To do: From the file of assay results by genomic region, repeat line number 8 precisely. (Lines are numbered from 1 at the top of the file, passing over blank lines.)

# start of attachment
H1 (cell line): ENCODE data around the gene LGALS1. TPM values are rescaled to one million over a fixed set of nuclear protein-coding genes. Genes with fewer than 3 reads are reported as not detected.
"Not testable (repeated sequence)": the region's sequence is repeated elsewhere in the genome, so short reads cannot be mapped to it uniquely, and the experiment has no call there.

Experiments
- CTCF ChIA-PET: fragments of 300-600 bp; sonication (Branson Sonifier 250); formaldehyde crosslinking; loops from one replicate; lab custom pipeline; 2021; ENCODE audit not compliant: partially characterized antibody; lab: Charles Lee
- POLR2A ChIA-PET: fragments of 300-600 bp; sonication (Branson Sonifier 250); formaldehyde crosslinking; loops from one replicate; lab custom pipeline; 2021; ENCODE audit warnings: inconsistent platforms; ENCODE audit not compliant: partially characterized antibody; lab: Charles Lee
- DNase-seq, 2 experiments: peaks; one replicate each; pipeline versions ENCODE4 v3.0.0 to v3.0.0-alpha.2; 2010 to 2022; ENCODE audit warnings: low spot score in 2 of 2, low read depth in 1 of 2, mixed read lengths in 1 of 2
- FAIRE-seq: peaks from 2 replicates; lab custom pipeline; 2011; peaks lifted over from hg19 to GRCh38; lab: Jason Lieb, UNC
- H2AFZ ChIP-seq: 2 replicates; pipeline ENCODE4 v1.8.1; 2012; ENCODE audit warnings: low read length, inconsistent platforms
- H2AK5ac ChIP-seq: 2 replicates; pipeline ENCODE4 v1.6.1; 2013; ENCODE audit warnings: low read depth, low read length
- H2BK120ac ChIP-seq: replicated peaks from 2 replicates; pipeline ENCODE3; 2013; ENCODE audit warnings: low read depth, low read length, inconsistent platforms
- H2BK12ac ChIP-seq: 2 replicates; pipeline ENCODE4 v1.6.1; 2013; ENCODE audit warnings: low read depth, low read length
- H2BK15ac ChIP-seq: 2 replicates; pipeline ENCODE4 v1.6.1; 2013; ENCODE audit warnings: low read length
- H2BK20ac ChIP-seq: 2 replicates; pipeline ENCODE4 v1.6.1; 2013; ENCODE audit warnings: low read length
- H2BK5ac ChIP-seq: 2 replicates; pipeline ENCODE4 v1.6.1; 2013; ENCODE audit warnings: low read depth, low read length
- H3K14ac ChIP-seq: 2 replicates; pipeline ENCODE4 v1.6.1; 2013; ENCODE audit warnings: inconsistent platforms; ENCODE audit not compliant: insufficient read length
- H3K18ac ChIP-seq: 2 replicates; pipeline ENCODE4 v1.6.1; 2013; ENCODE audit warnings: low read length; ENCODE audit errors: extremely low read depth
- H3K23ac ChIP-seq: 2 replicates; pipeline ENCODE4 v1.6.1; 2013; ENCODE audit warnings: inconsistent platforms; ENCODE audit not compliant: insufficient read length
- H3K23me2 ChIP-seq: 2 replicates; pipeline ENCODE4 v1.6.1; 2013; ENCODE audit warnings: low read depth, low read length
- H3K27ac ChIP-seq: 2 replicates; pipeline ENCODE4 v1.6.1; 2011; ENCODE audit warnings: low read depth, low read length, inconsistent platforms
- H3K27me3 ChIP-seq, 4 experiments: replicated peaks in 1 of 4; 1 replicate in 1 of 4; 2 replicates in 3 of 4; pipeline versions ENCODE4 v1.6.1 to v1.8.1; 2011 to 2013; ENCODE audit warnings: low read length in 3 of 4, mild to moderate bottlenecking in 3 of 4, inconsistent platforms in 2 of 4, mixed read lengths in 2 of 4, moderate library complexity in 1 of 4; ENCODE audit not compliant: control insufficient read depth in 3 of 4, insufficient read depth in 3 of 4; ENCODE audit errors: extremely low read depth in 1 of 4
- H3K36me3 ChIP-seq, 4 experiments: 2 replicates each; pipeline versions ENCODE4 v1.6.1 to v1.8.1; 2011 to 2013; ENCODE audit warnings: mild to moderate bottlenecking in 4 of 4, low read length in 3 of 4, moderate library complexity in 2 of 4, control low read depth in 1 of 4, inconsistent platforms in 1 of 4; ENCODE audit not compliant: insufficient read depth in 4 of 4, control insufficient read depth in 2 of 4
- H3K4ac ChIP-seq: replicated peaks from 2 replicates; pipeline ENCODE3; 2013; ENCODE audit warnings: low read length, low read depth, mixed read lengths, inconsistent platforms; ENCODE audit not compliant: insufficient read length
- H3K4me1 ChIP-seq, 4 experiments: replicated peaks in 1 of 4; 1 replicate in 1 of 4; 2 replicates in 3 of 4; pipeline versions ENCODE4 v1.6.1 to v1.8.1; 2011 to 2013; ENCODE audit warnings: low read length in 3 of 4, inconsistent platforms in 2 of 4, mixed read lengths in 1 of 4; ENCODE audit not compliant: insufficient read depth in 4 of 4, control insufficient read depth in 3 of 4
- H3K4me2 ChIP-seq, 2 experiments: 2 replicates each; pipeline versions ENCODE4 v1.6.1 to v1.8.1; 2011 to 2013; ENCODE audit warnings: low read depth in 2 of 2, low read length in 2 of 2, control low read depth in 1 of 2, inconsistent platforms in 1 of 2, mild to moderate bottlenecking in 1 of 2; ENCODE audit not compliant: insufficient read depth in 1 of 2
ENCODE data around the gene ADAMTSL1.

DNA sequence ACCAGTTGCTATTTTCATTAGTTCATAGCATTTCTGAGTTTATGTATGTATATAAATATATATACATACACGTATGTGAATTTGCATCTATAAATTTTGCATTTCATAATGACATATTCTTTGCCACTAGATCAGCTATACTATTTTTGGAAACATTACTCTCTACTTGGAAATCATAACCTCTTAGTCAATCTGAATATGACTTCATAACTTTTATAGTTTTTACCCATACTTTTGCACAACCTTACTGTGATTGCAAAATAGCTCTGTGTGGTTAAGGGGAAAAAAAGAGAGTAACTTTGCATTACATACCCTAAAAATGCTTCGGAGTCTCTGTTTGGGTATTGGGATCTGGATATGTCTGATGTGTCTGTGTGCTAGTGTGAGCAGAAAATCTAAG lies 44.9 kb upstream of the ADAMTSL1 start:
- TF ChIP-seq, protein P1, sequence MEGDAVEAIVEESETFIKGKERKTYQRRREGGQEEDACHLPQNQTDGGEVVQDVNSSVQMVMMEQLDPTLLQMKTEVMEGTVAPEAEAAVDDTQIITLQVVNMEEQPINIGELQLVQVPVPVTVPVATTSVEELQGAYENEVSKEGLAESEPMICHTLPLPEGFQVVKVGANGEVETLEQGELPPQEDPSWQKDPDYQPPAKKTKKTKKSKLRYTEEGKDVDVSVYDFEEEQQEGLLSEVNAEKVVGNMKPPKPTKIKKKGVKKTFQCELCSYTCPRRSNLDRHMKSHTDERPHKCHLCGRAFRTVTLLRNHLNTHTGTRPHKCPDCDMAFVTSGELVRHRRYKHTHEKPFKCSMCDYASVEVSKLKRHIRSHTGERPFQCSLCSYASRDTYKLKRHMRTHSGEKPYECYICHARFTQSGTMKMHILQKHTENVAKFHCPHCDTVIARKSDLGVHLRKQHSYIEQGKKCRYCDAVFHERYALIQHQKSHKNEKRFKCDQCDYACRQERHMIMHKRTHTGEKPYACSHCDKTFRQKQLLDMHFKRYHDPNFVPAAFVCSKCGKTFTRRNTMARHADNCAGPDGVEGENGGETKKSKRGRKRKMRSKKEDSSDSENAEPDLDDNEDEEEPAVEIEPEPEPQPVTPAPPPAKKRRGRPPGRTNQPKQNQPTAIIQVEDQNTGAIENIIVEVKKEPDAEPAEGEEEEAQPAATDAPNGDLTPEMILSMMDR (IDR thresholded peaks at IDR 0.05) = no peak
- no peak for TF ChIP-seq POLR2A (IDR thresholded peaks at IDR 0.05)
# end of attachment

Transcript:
- H2AFZ ChIP-seq: 2 replicates; pipeline ENCODE4 v1.8.1; 2012; ENCODE audit warnings: low read length, inconsistent platforms